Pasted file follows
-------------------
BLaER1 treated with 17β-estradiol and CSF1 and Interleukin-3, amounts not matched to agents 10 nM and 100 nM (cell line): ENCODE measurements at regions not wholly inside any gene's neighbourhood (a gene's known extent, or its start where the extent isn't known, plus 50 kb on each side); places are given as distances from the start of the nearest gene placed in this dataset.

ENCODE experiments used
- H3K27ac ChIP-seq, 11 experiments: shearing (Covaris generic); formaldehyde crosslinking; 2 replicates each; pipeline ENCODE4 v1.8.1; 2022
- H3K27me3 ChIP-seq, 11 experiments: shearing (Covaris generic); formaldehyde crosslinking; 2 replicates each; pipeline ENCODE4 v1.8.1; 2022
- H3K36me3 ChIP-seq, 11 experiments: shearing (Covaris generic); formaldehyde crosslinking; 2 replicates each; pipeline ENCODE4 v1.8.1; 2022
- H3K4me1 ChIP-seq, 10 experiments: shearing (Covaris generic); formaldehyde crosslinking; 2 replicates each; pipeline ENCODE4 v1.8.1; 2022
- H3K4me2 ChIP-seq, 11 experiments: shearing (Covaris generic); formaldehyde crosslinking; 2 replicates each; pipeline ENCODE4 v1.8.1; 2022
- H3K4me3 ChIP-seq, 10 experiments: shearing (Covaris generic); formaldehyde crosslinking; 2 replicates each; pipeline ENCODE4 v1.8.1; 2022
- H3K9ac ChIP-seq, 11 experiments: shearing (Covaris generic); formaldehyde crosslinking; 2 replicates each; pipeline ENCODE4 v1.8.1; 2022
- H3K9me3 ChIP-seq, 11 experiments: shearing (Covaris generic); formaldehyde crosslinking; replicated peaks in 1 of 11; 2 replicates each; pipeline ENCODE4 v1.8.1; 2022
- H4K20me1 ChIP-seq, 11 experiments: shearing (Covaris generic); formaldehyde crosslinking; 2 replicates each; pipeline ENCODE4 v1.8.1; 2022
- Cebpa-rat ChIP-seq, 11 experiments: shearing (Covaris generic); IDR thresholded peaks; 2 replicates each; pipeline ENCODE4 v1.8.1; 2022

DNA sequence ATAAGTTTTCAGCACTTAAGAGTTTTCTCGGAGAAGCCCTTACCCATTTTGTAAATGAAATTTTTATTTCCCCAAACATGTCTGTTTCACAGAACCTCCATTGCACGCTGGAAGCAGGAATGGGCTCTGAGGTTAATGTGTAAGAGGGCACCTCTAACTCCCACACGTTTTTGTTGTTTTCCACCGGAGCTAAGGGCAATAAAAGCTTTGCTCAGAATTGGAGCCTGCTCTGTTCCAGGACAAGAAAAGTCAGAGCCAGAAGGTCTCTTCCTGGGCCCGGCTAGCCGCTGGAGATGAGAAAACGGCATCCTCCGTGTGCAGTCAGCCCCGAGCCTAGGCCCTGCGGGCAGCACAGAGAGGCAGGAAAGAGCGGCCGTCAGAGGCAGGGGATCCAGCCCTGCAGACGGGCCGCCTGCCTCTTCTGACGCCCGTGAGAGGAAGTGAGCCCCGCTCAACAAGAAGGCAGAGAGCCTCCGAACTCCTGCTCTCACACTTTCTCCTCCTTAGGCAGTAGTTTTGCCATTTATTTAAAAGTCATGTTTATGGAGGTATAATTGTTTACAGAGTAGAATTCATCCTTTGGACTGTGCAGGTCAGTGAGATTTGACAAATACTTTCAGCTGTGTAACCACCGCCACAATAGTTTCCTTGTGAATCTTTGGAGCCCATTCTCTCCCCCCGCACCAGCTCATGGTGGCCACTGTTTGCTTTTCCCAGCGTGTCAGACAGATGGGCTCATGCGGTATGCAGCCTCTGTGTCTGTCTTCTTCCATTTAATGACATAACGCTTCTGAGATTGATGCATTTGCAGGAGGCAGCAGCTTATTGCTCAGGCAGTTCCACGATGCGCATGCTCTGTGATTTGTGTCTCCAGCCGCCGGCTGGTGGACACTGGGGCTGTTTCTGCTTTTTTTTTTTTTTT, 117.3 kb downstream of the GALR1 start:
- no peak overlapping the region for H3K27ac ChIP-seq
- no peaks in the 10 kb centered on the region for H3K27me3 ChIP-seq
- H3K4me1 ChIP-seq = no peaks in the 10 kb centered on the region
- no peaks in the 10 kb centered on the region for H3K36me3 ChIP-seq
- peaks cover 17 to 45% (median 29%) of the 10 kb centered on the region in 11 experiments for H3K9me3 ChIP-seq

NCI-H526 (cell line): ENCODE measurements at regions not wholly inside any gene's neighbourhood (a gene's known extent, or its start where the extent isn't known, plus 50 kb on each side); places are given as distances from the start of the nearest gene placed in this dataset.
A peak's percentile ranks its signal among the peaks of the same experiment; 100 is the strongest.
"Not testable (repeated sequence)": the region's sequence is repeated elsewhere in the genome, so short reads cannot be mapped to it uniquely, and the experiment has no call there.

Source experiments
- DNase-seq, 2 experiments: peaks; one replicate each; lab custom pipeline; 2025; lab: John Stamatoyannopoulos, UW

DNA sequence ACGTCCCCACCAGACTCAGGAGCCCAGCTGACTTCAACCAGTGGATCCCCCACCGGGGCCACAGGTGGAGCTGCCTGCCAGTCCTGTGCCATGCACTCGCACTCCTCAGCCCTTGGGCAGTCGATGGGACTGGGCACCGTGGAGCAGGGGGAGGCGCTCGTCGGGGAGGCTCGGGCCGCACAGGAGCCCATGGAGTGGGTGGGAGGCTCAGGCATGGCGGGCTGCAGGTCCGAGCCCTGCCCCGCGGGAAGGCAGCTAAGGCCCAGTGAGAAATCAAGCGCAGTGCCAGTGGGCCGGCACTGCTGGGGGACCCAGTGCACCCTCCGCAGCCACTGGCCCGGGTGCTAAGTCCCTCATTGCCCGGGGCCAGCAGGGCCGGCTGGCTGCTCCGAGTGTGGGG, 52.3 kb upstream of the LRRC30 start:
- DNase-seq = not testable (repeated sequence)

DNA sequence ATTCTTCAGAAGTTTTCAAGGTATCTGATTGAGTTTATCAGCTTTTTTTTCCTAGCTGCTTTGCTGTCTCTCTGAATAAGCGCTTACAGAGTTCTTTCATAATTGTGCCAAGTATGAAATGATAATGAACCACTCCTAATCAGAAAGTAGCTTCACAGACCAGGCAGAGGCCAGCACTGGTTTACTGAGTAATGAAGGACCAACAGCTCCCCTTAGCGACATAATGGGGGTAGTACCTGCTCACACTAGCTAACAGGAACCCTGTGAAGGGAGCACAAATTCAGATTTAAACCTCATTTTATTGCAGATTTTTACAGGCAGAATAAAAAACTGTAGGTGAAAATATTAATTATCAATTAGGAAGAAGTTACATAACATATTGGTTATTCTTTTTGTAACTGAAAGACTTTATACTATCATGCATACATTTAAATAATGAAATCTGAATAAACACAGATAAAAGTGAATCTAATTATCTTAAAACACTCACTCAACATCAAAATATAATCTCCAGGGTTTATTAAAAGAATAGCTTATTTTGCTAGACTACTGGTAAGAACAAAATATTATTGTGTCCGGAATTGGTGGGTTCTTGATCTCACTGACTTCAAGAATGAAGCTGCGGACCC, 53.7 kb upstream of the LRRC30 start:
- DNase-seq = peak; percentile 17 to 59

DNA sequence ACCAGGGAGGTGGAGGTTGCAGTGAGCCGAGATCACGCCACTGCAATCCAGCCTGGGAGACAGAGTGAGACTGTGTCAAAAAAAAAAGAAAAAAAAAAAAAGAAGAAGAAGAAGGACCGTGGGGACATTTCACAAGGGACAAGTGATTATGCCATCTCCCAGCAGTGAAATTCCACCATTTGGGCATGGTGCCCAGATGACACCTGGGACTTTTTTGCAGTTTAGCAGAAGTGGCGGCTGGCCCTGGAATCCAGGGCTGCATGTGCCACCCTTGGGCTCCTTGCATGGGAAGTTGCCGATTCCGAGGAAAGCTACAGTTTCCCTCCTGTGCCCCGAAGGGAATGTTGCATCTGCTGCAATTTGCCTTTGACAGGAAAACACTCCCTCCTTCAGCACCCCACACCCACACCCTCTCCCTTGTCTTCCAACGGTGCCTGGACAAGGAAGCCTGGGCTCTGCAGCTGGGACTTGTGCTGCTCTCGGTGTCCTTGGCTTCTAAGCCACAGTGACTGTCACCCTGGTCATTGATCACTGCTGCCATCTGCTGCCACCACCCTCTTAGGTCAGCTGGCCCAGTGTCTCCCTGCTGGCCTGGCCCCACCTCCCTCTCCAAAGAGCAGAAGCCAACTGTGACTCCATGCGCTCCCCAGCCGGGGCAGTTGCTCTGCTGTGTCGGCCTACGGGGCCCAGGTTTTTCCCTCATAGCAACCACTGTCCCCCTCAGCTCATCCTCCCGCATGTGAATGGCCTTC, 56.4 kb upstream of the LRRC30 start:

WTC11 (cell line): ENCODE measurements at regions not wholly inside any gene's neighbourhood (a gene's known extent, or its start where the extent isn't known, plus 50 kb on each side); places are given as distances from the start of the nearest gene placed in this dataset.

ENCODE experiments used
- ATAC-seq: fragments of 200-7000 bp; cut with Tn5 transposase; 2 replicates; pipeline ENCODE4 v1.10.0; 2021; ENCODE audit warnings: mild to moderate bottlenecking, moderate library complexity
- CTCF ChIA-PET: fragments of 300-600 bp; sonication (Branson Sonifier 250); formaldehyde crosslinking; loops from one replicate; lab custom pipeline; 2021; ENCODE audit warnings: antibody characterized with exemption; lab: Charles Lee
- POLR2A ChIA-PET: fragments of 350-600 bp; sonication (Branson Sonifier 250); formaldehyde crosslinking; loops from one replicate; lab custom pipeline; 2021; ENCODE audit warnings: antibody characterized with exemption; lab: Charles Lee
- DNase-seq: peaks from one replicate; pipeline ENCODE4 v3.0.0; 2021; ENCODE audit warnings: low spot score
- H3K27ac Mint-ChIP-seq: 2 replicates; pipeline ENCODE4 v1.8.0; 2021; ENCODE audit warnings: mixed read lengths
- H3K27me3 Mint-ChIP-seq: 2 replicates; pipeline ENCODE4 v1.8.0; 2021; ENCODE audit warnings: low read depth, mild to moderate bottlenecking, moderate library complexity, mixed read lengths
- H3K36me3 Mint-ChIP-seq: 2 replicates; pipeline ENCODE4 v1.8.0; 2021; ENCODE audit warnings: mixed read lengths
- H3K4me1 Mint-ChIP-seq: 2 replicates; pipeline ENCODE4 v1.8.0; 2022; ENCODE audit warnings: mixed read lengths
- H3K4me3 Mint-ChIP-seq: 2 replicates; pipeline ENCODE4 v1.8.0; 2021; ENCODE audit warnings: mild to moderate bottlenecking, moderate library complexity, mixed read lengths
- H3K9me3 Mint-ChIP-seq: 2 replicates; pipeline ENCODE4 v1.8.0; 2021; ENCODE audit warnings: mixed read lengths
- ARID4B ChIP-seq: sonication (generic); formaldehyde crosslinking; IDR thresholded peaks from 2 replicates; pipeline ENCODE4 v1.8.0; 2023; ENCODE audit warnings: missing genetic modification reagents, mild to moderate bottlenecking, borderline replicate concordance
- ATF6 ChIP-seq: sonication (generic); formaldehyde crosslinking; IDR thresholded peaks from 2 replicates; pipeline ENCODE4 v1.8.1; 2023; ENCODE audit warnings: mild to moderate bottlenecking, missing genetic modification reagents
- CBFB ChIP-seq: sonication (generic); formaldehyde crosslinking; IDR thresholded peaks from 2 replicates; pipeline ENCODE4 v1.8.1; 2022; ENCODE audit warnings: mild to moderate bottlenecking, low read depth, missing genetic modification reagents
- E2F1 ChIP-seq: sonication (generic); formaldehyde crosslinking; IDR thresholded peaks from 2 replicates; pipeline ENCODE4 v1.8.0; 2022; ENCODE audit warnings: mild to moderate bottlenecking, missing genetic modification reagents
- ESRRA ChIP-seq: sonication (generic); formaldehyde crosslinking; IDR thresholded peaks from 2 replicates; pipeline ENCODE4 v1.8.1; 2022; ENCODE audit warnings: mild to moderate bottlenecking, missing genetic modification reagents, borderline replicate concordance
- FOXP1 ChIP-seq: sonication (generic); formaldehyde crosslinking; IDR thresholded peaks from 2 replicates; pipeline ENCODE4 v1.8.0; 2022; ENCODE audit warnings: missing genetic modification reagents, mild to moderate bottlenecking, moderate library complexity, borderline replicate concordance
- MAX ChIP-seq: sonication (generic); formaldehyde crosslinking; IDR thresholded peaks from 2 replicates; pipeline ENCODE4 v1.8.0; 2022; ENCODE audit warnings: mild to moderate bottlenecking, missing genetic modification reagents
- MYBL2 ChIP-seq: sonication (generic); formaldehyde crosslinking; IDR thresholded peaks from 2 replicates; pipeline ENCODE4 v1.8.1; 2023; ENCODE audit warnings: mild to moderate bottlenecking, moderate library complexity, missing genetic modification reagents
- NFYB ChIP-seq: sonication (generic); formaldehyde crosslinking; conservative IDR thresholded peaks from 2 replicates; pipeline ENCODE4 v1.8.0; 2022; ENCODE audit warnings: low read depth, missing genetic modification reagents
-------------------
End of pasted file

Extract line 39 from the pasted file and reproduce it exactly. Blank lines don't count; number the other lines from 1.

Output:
- H3K4me3 Mint-ChIP-seq: 2 replicates; pipeline ENCODE4 v1.8.0; 2021; ENCODE audit warnings: mild to moderate bottlenecking, moderate library complexity, mixed read lengths